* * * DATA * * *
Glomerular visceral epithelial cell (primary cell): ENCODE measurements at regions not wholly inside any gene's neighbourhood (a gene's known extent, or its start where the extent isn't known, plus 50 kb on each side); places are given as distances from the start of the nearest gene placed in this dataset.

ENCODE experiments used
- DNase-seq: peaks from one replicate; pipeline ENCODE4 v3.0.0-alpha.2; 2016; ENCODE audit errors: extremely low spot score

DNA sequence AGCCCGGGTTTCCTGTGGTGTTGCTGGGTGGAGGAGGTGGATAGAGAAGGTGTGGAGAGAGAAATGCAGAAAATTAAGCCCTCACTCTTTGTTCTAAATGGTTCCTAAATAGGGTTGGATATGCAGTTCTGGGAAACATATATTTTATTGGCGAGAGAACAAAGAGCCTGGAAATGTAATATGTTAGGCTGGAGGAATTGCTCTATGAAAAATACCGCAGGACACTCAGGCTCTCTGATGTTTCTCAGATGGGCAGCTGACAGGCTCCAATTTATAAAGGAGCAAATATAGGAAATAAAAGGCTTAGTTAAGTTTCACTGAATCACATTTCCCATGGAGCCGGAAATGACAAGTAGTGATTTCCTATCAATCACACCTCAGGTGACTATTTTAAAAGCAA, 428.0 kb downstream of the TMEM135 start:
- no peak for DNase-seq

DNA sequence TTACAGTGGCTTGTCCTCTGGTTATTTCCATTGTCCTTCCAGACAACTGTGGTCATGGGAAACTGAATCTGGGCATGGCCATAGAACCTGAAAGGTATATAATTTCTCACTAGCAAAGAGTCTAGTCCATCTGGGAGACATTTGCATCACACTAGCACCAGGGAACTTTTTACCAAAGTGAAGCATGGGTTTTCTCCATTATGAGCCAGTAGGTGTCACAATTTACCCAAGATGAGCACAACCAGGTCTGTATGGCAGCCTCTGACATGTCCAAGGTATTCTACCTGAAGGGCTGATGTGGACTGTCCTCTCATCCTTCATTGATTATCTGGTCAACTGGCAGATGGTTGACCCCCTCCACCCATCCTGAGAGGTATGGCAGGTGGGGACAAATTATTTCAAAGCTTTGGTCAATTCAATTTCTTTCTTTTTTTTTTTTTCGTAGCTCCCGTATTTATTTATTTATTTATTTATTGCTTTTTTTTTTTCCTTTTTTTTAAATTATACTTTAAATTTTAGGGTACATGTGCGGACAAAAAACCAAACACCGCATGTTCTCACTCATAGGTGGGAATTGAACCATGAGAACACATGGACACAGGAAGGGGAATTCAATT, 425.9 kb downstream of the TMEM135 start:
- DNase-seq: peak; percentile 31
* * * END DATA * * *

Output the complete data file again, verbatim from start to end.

Glomerular visceral epithelial cell (primary cell): ENCODE measurements at regions not wholly inside any gene's neighbourhood (a gene's known extent, or its start where the extent isn't known, plus 50 kb on each side); places are given as distances from the start of the nearest gene placed in this dataset.

ENCODE experiments used
- DNase-seq: peaks from one replicate; pipeline ENCODE4 v3.0.0-alpha.2; 2016; ENCODE audit errors: extremely low spot score

DNA sequence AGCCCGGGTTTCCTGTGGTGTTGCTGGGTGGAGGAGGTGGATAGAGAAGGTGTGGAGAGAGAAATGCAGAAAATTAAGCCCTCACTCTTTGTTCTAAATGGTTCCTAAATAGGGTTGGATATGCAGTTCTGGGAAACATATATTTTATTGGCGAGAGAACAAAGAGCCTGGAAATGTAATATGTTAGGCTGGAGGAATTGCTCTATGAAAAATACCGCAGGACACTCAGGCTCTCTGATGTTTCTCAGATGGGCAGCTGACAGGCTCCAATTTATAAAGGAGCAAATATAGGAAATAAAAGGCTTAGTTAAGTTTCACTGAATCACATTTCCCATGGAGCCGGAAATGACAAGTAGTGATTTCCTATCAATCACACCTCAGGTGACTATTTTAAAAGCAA, 428.0 kb downstream of the TMEM135 start:
- no peak for DNase-seq

DNA sequence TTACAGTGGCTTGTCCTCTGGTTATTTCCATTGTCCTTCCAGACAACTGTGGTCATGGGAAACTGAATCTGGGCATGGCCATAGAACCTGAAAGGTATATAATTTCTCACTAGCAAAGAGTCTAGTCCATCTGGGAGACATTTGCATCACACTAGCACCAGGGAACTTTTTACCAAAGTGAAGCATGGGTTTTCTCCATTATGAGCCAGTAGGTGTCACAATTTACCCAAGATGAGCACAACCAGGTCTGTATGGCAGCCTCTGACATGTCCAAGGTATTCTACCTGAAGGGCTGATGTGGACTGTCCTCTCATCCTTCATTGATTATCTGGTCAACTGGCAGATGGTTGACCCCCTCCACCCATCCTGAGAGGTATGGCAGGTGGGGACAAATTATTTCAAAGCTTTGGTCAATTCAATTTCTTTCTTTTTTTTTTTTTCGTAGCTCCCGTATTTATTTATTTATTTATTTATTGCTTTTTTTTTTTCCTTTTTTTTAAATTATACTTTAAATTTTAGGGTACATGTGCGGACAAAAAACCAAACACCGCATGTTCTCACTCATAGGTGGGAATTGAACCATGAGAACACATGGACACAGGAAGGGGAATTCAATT, 425.9 kb downstream of the TMEM135 start:
- DNase-seq: peak; percentile 31